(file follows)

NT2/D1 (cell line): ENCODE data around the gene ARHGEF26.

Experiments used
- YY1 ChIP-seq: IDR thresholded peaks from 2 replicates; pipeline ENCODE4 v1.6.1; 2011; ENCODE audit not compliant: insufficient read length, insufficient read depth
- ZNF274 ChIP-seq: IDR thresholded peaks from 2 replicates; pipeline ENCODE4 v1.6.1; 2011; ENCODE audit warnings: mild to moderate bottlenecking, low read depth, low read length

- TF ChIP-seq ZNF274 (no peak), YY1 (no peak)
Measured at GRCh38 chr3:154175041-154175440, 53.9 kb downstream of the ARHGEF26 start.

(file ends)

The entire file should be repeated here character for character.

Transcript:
NT2/D1 (cell line): ENCODE data around the gene ARHGEF26.

Experiments used
- YY1 ChIP-seq: IDR thresholded peaks from 2 replicates; pipeline ENCODE4 v1.6.1; 2011; ENCODE audit not compliant: insufficient read length, insufficient read depth
- ZNF274 ChIP-seq: IDR thresholded peaks from 2 replicates; pipeline ENCODE4 v1.6.1; 2011; ENCODE audit warnings: mild to moderate bottlenecking, low read depth, low read length

- TF ChIP-seq ZNF274 (no peak), YY1 (no peak)
Measured at GRCh38 chr3:154175041-154175440, 53.9 kb downstream of the ARHGEF26 start.